[0002] Techniques for color calibration may be time consuming. In some techniques, a non-trivial number of printer test patches are printed in the primary ink or color being calibrated in the print head. For a four color pen, producing a test ramp can include at least 17 patches for each pen having an increment in gray level of 16 units between each of the gradients or a total of 68 patches.

[0003] If the printer mechanism is able to conduct the print medium forward and then in reverse, the different patches are printed and then reversed for measurement by the embedded sensor on the printer. However, if the printer does not have a paper reverse feature, each portion of the test patch may be printed swath by swath and then allowed to dry prior to taking sensor measurements. This can take a non-negligible time as a four-color pen involves printing 17 patches for 4 different colors, or a total of 68 patches. For print heads using a greater number of pens, an even longer time period may be involved as significantly more patches must be printed. For example, a six-color pen (i.e., CcMmYK) involves printing 17 patches for each of the 6 colors for a total of 102 patches.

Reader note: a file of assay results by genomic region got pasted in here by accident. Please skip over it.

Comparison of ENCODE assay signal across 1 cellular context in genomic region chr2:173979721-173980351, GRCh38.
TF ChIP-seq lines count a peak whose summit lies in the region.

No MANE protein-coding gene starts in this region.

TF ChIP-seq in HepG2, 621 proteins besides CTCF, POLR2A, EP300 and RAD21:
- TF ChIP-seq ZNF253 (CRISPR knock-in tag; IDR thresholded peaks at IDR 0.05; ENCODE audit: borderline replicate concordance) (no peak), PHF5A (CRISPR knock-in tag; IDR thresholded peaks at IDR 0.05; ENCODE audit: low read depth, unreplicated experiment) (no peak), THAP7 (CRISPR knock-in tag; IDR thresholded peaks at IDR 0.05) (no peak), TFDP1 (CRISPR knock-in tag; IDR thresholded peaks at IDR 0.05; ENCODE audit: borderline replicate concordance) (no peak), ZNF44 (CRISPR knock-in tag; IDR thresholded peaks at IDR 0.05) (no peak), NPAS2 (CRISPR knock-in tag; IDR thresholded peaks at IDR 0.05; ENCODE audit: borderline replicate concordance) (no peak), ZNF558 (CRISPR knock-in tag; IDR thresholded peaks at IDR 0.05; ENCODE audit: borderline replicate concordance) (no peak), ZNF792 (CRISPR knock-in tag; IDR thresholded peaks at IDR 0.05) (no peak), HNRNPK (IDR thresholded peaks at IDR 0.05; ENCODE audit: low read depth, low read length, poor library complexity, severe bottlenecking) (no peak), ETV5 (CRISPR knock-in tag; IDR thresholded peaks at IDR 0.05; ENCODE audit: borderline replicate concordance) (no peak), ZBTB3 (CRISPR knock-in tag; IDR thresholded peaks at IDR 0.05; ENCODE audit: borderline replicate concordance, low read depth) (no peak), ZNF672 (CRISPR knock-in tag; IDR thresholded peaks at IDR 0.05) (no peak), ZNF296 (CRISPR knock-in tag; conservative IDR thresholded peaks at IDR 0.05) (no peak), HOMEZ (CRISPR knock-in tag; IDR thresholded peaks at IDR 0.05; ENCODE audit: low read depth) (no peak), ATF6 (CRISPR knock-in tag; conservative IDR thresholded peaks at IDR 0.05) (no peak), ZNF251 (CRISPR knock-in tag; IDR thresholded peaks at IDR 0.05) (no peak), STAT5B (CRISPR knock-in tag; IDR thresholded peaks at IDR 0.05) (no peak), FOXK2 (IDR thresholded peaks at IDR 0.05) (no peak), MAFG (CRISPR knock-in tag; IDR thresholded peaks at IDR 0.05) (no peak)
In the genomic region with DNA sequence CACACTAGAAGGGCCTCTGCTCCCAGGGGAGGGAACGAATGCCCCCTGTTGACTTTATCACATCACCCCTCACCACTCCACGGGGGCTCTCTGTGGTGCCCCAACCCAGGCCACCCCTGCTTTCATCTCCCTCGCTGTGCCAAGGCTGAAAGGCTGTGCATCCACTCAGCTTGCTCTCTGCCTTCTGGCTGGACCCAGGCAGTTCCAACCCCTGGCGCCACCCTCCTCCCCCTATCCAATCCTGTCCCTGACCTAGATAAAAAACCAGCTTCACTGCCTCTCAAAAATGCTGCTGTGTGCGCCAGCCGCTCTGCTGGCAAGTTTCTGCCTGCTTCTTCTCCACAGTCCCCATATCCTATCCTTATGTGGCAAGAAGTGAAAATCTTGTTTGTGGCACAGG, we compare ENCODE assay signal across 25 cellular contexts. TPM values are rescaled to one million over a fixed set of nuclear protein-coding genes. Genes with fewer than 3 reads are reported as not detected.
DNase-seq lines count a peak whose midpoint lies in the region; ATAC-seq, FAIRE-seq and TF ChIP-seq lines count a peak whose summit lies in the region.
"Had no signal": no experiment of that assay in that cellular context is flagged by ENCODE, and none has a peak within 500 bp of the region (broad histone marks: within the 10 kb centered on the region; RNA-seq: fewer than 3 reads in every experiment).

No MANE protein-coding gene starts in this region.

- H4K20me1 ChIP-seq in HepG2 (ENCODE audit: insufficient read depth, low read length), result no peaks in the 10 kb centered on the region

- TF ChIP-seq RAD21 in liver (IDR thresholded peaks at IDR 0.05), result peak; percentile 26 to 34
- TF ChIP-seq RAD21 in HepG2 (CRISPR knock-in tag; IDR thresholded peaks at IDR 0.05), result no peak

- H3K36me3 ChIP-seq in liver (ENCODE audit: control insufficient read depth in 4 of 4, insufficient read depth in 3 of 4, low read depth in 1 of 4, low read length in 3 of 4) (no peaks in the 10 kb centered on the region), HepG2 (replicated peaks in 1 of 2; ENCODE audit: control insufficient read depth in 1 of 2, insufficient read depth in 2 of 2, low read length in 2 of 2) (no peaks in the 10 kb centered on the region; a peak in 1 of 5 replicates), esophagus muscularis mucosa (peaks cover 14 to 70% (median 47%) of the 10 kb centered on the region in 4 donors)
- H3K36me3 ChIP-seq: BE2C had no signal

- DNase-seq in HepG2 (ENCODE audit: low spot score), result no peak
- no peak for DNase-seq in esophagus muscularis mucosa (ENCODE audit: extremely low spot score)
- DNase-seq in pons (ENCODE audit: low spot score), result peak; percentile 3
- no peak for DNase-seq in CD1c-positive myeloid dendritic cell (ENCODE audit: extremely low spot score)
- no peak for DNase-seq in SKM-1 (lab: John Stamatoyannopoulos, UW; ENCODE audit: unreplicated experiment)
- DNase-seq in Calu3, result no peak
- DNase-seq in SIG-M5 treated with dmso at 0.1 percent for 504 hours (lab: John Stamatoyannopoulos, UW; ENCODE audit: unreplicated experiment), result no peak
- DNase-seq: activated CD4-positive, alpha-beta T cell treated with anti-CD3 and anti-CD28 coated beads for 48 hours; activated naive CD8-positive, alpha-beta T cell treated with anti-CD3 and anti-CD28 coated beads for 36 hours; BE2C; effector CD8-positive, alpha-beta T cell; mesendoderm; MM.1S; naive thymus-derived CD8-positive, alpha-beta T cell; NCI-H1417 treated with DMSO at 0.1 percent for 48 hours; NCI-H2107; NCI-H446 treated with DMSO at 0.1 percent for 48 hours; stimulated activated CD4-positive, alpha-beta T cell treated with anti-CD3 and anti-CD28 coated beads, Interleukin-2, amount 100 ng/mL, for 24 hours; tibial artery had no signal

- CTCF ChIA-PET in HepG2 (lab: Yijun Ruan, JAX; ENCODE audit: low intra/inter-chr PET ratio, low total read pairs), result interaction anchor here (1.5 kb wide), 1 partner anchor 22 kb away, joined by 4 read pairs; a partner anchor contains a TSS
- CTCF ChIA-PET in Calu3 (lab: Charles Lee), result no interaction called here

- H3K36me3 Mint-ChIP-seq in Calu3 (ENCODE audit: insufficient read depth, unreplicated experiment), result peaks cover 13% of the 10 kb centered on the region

[0004] Even when the patches are printed, an additional time delay is incurred as they are scanned and processed. An embedded sensor built into the printer and mounted by the print head takes time to scan the patches and detect the optical density of the ink printed. Of course, some people will not run these calibration routines as the time delay for printing, sensing, and processing the numerous patches is significant. Accordingly, these printers will not be properly calibrated and will produce inconsistent colors and less-than optimal print results.

BRIEF DESCRIPTION OF THE DRAWINGS

[0005]FIG. 1 is a block diagram of a printer calibration system designed in accordance with one implementation of the present invention;

[0006]FIG. 2 is a flow chart diagram of the operations to create prebuilt linearization tables in accordance with one implementation of the present invention;

[0007]FIG. 3. is a flow chart diagram of the operations associated with performing a printer calibration in accordance with one implementation of the present invention;

[0008]FIG. 4 is a flow chart diagram to generate an actual linearization table for a primary ink in accordance with one implementation of the present invention;

[0009]FIG. 5A depicts a ramp of test patches used for measuring a primary ink in accordance with one implementation of the present invention;

[0010]FIG. 5B is a graph depicting the relationship between gray levels and the measured L* values for a primary ink in accordance with one implementation of the present invention;